Actually looking like you’re listening can encourage the other person to talk, shows an interest, and actually puts you in a position to listen. How many times have you heard someone say ‘You’re not listening to me!’ When the accused person answers, almost predictably ‘I am listening to you. I can repeat everything you’ve said,’ the accuser is not comforted. Listening, real listening, carries with it a great deal of responsibility.
When we drive along we glance quickly in the rear-view mirror. But when we are on our driving test we arch our backs, we make a great show of the fact that we really (genuinely) are looking in the mirror to convince the examiner. In the same way when listening we need to make sure the other person KNOWS that we are listening.
Get your body language in the right mode. Folded arms can be a subconscious communication of defensiveness or an unwillingness to talk, even if you don’t mean it. When you interview someone next, look to see if the person has clasped their hands together. This demonstrates a ‘closed posture’, someone who isn’t relaxed enough to be open. Your job then becomes all about relaxing the person enough to allow them to really open up. The information you get then is likely to be more honest and open.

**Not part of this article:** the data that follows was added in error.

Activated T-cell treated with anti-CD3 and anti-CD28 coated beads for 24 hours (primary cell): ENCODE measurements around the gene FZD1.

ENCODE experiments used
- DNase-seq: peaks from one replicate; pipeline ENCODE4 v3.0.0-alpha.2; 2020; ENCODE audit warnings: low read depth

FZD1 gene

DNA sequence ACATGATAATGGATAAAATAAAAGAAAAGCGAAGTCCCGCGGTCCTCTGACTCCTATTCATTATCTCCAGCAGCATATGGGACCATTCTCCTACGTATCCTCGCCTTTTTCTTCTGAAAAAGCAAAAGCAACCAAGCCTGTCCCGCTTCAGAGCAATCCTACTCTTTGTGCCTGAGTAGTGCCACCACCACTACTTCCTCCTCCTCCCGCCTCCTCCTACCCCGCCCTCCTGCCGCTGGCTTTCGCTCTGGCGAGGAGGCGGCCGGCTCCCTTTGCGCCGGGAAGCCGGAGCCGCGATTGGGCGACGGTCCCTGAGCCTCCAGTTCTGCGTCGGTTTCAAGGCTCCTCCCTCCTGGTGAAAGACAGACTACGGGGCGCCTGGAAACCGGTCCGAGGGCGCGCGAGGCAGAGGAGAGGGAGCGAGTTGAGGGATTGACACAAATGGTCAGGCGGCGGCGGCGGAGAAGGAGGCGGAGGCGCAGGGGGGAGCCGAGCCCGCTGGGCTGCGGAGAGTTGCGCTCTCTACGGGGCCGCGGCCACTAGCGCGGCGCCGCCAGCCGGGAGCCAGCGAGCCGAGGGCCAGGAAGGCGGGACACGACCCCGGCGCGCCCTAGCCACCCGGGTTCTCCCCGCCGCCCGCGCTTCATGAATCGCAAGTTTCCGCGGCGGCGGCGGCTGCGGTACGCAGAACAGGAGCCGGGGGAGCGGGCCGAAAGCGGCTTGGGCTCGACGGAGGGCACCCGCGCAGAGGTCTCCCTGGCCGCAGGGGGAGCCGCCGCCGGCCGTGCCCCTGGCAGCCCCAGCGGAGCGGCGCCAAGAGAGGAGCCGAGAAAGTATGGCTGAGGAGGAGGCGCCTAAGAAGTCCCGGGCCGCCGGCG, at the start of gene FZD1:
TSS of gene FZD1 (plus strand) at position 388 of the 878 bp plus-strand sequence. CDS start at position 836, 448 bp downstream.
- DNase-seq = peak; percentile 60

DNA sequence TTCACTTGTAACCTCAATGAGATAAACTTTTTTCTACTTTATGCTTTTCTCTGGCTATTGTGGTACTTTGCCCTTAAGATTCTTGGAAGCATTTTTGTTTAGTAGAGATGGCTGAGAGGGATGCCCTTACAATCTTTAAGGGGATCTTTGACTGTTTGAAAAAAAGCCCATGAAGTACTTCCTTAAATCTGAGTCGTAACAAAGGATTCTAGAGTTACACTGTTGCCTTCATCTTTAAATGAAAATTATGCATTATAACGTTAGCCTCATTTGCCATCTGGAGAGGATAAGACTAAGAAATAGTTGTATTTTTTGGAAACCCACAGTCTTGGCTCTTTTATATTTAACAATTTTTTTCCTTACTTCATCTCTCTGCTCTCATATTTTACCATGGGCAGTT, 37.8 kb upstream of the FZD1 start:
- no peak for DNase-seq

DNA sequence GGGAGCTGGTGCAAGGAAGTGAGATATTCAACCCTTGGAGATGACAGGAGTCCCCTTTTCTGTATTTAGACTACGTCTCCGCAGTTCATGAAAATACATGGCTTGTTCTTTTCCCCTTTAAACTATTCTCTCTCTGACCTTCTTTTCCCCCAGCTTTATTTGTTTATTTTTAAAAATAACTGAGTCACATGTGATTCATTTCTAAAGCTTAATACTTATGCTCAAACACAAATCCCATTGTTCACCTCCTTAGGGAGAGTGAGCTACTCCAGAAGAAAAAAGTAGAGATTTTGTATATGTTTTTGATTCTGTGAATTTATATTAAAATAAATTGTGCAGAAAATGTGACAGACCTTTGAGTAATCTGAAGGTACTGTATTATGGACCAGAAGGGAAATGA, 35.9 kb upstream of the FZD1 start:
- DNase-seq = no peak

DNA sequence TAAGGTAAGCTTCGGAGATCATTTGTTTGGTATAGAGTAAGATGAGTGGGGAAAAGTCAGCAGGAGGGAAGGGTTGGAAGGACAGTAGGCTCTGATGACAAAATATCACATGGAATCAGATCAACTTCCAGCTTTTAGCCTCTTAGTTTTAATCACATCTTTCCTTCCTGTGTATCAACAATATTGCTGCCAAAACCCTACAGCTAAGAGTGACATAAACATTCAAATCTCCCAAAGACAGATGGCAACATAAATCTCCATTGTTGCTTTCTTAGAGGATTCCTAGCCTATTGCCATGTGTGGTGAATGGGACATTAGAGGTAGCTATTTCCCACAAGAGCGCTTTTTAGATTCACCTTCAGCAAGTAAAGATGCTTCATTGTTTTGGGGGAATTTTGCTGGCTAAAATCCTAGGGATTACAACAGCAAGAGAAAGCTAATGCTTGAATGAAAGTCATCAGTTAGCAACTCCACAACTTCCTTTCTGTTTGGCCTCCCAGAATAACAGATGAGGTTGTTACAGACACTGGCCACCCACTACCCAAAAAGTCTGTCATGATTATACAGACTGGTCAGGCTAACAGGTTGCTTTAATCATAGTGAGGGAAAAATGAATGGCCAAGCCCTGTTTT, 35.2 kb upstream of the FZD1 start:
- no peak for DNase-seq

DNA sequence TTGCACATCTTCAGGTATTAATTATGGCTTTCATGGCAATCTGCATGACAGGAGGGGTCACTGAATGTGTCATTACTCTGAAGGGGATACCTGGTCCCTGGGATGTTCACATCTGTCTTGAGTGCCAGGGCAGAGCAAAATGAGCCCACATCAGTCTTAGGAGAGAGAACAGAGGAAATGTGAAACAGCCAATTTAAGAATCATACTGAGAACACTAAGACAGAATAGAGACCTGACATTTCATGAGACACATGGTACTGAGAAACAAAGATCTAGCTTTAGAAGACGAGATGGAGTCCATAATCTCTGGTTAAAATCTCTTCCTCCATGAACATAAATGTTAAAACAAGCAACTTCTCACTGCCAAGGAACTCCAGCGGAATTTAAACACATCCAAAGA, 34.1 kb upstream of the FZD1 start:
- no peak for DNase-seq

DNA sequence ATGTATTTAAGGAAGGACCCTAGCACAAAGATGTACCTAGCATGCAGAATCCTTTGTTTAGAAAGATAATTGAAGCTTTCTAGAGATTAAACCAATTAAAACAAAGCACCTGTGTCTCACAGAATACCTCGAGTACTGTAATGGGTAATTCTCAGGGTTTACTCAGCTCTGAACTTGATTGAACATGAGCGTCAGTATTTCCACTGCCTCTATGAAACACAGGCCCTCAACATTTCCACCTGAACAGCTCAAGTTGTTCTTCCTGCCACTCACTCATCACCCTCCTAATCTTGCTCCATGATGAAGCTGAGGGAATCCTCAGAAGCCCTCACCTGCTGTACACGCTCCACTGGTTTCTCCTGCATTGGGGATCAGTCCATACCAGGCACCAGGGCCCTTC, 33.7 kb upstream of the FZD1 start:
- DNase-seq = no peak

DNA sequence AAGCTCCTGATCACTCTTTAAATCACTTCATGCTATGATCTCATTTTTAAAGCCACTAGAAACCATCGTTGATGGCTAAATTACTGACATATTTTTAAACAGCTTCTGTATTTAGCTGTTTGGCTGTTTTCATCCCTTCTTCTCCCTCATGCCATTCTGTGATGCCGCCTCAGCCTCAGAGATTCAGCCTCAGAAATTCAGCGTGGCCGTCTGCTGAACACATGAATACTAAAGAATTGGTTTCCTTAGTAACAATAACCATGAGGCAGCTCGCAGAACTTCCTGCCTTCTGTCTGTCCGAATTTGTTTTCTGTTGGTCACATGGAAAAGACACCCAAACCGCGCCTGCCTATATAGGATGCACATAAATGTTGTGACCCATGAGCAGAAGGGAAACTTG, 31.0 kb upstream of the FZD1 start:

- Avoid and prepare for distractions before meeting with someone. Deflect calls and shut the office door if necessary
- Get your body language right - open your posture
- Practise mirroring body language
- Allow for silence, it’s OK - really! Practise holding silences, which can be a powerful tool. So many people are afraid of silences and feel they have to fill every void with words. Yet holding the silence puts the responsibility on the other person to fully understand the impact of what has just been said, and respond to it.
- Maintain good eye contact (without staring!), as this again shows you are listening. The main facial area to focus on is the triangle between the chin and left and right eyebrow.
Mehrabian wanted to know what cues people use to judge whether a person likes them or not. He and his associates discovered that the person’s actual words contributed only 7% to the impression of being liked or disliked, whereas voice cues contributed to 38% and facial cues 55% .They also discovered that when facial expressions were inconsistent with spoken words, facial expressions were believed more than words. This demonstrates the importance of using your body when you listen.
Listen Without Interrupting
Catch how many times in one day you interrupt a person when they are speaking to you. It is easy and destructive. It means you are not taking time to consider the other person and their response.
Encourage the person to talk by using open questions. Open questions are the only way you will be able to open someone up and find out what’s going on.
“The quality of information we get from someone will be determined by the quality of the questions we ask…”
Practice open questions
Take responsibility for the information you get. For example, you may complain about one of your team, ‘He’s so quiet. He never says anything.’ Take responsibility for asking him using open questions.
Closed questions lead to limited information. Most people know about open questioning techniques and yet never bother to use them, probably not realising their value.